Catastrophic thinking can be recognised in individuals who repeatedly overestimate the potential dangers or negative implications of future events to occur (either in themselves or their loved ones). Catastrophic thinkers will often predict the worst case scenarios coming true that others would consider unrealistic and irrational. When these “what if” thoughts enter the individual’s mind assessing the potential dangers of events, they typically experience heightened levels of distress and will ruminate on these worries. As the physical symptoms of anxiety grow in intensity (increased heart rate, nervous sweating, racing thoughts), it only reinforces the belief that their (irrational) thoughts are real and will come to fruition. If catastrophic thinking is not managed appropriately, the incessant anxiety can significantly interfere with all aspects of an individual’s life – including their relationships, their concentration levels and their ability to carry out everyday tasks, and in some cases can lead to full blown panic attacks. More often than not, an individual’s catastrophic thoughts may prevent them – or in fact their loved ones, from engaging in a range of activities, for their overarching fear that the risk involved is too great and their imagined scenario(s) will come true. The bottom line is, if an individual’s unwarranted and negative catastrophic predictions are left untreated, it can place significant restrictions on their overall quality of life and psychological wellbeing.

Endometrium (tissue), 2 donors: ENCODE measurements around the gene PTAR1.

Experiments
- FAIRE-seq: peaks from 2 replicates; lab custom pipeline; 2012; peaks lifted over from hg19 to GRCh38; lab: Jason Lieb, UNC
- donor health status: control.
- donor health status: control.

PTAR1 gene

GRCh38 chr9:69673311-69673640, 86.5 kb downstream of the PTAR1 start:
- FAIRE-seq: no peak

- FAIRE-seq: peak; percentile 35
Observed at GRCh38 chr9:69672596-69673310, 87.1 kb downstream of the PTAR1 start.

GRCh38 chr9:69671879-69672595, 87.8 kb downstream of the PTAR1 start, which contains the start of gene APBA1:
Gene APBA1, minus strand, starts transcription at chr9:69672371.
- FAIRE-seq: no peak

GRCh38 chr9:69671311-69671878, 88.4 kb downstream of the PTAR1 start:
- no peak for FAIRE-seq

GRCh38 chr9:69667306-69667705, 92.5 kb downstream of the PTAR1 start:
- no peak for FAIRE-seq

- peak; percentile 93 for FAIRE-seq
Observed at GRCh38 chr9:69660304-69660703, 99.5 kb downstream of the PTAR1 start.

The important thing to remember is, life is full of risks. While most people experience “what if” thoughts assessing the potential threats involved in their day to day lives, they are able to make rational judgements as to whether the threat involved is likely to occur, and can dismiss these thoughts as “just” thoughts and resume their daily duties (risks and all).
What are the symptoms?
While the symptoms of catastrophic thinking will vary for each individual, the common theme across all cases involves an individual’s excessive rumination on their own unsubstantiated predictions, exaggerating the likelihood of negative events to occur. Catastrophic thinking is common across most types of anxiety disorders. Some common examples include:
- Falsely predicting that they may be having a heart attack after noticing an increase in their heart rate
- Over thinking the worst possible outcome to occur in a social situation where they predict they will automatically be judged negatively by others
- Worrying that may have left an electrical appliance on after leaving the house and fearing that they may burn down the house or even the neighbourhood
- Being excessively overprotective of their loved ones (eg: not allowing their children to participate in sports for fear that they may be severely hurt during a game which could cause irreversible damage)
- Not driving a car in city traffic for fear that they may be involved in a collision or not travelling on a train for fear that the train will derail off the tracks